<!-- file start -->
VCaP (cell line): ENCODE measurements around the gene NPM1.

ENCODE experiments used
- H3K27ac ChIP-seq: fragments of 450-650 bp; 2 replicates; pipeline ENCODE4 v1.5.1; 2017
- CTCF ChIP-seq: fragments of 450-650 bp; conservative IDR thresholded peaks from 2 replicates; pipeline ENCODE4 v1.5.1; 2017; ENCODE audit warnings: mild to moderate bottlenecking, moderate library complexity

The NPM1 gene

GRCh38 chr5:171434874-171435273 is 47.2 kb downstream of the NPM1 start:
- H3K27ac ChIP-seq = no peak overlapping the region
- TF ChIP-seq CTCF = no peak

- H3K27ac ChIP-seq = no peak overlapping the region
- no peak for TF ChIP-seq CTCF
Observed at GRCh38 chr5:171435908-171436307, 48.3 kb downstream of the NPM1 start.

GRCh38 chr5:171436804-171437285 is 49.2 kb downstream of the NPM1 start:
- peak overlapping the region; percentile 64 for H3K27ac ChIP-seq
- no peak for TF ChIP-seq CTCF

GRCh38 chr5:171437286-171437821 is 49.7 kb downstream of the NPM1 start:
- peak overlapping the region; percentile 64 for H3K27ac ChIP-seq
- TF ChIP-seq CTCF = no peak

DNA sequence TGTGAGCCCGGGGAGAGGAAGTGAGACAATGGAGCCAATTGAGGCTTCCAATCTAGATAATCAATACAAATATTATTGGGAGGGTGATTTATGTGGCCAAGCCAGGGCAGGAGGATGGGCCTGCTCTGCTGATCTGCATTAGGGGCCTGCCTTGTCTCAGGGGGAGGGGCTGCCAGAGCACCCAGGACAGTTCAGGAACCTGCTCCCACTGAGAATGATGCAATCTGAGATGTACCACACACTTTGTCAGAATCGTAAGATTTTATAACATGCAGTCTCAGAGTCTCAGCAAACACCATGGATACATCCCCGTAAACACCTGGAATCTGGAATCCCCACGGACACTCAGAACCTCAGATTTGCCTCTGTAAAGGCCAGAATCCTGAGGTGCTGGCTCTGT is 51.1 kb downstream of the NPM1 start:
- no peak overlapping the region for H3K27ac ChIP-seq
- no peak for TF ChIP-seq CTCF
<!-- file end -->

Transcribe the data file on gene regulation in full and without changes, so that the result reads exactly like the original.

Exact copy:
VCaP (cell line): ENCODE measurements around the gene NPM1.

ENCODE experiments used
- H3K27ac ChIP-seq: fragments of 450-650 bp; 2 replicates; pipeline ENCODE4 v1.5.1; 2017
- CTCF ChIP-seq: fragments of 450-650 bp; conservative IDR thresholded peaks from 2 replicates; pipeline ENCODE4 v1.5.1; 2017; ENCODE audit warnings: mild to moderate bottlenecking, moderate library complexity

The NPM1 gene

GRCh38 chr5:171434874-171435273 is 47.2 kb downstream of the NPM1 start:
- H3K27ac ChIP-seq = no peak overlapping the region
- TF ChIP-seq CTCF = no peak

- H3K27ac ChIP-seq = no peak overlapping the region
- no peak for TF ChIP-seq CTCF
Observed at GRCh38 chr5:171435908-171436307, 48.3 kb downstream of the NPM1 start.

GRCh38 chr5:171436804-171437285 is 49.2 kb downstream of the NPM1 start:
- peak overlapping the region; percentile 64 for H3K27ac ChIP-seq
- no peak for TF ChIP-seq CTCF

GRCh38 chr5:171437286-171437821 is 49.7 kb downstream of the NPM1 start:
- peak overlapping the region; percentile 64 for H3K27ac ChIP-seq
- TF ChIP-seq CTCF = no peak

DNA sequence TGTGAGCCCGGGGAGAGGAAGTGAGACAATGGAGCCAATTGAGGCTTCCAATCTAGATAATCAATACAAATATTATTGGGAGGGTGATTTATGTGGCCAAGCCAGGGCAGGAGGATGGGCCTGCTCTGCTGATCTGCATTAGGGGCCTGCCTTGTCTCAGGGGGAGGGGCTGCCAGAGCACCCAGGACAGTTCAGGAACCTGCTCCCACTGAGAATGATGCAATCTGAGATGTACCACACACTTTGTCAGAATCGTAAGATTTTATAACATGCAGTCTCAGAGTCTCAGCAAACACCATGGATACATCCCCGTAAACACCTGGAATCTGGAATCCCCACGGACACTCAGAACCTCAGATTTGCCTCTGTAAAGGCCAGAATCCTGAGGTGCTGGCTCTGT is 51.1 kb downstream of the NPM1 start:
- no peak overlapping the region for H3K27ac ChIP-seq
- no peak for TF ChIP-seq CTCF